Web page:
A Letter to My Son

Dear Daniel

It’s over. It was a heartbreaking loss in that second playoff round. You had some pretty awesome saves in that game. But it still didn’t lessen the fact that you were hoping for a different outcome for your senior soccer season in high school. Watching you stand at the goal when the buzzer sounded the end of the second ten minute over time, and knowing how you were feeling was the hardest thing I have had to watch since you first started playing the game. And soccer is a game that you have come to love with a passion.

You were just five when we signed you up to play in a 3 on 3 learning league. We commiserated with other parents about having to fit your first game schedule around the Saturday morning Kindergarten Round Up program. You loved the cleats, your coach, your jersey and socks and your team mates. You weren’t too crazy about that first pair of shin guards however. You were very excited about your very first real honest to goodness grass stain. And true to your pre-Kindergarten self, the best part of the 30 minute practice/30 minute game process was the snacks.

The following year we were in the midst of dealing with the massive paperwork process to complete your sister’s international adoption. When we didn’t hear from a coach about the start of your 5 on 5 learning league, I surmised that I might have not sent in the paperwork like I thought I had. I scrambled to find a place for you to play and you ended up on a YMCA team. You were one of two boys and a gaggle of girls. Your coaches loved you and your fierce kick. The entire team loved the game as much as you did. And after your first YMCA practice I got a call from your coach with the other program. Oops. I had sent the paperwork in after all. But, since they were two different programs with two different styles of training, we decided to let you play both of them for a while and let you decide which one you wanted to stay with.

Oy.

We should have known then what your future would hold. You stuck with practices or a game every single night of the week that spring and played for both teams without a single complaint. And you were only six.

From that point on our family life revolved around soccer. Soccer shorts. Soccer cleats. Soccer socks. Soccer jerseys. Soccer shin guards. Outdoor practice. Outdoor games….in the heat, in the rain, in the sleet and in the snow. Indoor practice. Indoor games….at varying times between 5 am and 11:30 pm. Ice packs. Ibuprofen. Heat packs. Ice packs. Athletic wrap. Athletic tape. Bio Freeze. On and on and on.

For the next twelve years.

From a parent stand point, the logistics of this passion of yours has been very frustrating. This was especially true after your sister decided that soccer was her game as well. Carting two of you here and there, using vacation times and vacation money for out of town tournaments, stopping for quick ‘fast food’ meals to and from practice sessions, dealing with stinky, sweat soaked shoes/socks/jerseys locked in our car all weekend, sitting on the sidelines watching practices, sitting on more sidelines watching games, critiquing coaches and referees and keeping our mouths shut – or open – as the situation called for it. Soccer parenting is not for the faint of heart. I don’t think ANY kind of sport parenting is.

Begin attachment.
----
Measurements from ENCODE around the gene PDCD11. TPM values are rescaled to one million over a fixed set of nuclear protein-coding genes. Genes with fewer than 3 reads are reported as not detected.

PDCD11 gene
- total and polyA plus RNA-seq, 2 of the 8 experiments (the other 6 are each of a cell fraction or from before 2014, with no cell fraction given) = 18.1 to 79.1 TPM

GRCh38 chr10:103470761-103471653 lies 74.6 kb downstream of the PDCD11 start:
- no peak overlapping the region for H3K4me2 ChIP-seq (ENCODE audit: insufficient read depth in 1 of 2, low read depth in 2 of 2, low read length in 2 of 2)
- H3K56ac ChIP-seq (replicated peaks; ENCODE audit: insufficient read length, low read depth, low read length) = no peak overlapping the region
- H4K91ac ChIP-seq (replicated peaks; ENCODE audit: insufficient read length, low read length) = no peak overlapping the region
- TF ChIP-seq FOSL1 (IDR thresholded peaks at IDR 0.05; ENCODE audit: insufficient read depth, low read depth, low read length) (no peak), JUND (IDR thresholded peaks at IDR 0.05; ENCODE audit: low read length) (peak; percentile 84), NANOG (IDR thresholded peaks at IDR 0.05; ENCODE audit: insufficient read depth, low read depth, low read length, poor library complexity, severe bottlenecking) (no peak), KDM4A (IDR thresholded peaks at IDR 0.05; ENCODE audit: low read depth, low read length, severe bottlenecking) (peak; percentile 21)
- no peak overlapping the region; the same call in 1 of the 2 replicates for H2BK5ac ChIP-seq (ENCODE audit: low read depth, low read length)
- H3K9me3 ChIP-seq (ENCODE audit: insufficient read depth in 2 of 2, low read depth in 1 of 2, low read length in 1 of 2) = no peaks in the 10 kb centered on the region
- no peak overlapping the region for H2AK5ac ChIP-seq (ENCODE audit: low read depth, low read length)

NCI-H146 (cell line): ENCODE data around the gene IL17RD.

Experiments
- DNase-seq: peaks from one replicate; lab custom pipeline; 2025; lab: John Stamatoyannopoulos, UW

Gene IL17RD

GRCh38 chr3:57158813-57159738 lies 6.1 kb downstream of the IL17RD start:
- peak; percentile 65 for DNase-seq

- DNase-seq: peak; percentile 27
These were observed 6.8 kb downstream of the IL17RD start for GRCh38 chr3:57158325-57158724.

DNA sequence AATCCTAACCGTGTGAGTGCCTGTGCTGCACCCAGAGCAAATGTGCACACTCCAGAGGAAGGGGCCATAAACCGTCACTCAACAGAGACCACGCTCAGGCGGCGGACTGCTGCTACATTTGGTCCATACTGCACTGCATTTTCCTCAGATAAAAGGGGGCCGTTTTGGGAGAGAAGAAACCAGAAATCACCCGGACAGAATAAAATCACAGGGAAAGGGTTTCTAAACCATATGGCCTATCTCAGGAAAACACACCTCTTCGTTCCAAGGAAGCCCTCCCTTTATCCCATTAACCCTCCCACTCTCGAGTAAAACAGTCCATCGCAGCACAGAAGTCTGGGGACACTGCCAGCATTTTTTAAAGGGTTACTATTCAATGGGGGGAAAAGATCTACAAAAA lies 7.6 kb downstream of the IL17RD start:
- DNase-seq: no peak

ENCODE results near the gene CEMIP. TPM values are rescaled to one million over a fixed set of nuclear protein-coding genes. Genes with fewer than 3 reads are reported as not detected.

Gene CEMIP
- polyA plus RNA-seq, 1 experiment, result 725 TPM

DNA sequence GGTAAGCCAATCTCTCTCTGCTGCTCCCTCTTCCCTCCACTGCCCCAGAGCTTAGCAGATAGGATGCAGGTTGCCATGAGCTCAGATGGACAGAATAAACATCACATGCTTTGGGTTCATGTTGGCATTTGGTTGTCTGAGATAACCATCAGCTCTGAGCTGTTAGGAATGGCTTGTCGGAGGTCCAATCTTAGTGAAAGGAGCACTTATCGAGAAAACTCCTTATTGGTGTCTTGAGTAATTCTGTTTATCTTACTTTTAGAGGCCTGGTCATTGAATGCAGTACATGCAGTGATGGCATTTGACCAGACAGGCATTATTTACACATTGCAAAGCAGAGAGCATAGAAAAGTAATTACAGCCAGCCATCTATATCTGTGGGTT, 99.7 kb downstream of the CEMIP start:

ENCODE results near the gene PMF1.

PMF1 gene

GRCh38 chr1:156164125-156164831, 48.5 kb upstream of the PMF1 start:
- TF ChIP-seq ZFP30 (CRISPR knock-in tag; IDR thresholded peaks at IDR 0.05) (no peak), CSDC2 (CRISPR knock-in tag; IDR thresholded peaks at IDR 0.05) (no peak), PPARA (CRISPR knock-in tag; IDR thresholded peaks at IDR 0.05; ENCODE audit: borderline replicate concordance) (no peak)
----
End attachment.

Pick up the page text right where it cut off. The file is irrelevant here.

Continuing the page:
And what do your Dad and I want you to take away from all of these years?

Mostly we want you to take away the memories. Memories of team mates that provided you with camaraderie like no other. Memories of times when you succeeded when you thought you couldn’t….and failed when you thought you shouldn’t. Memories of hot summer days when sweat poured from your body and yet you pushed forward. Memories of cold freezing days that energized you even more. And of course….the snacks.

And we also want you to take away respect. Respect for the coaches you have had that have shared their gifts with you. Respect for the coaches you have had that taught you to be the best that you can be. Respect for the coaches that have believed in you and stood up for you. Respect for all of the opponents that challenged you to give it your all. Respect for the team mates that have trusted you….and that you have given your trust.

We hope that you have learned that soccer – like life – is not a ‘blame game.’ That you will not always be able to achieve what you want or expect to – but that there is a certain fulfillment in knowing that you have given it your best shot. That when that buzzer sounds at the end of a game – or a day in your life – you can always say, ‘I did my very best.’ We hope that you have learned that you will need all kinds of people on your ‘team.’ We hope that have learned to value each of them for what they bring to the ‘game.‘ We hope that you have learned that everyone plays a part in your successes and shares in the disappointment of your losses.

We want you to take away a sense of self and self-esteem for what you have accomplished as a player….and as a person. You are someone with skills. You are someone that can be counted on. You are someone that expects the best in others because you know you will be giving the best that you have. You are someone that enjoys a good laugh….and a heart to heart talk.

And we sincerely hope that you find a way to continue with this game that you have grown to love – as a player or as a trainer or as a coach or as an official…..or as a parent. And if that day ever comes, we have some good, solid sideline chairs and an umbrella you can borrow.

We love you, son. You have made us very proud.

Mom and Dad

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One Comment on “A Letter to My Son”

  1. Mary Says:

    Best parents ever.


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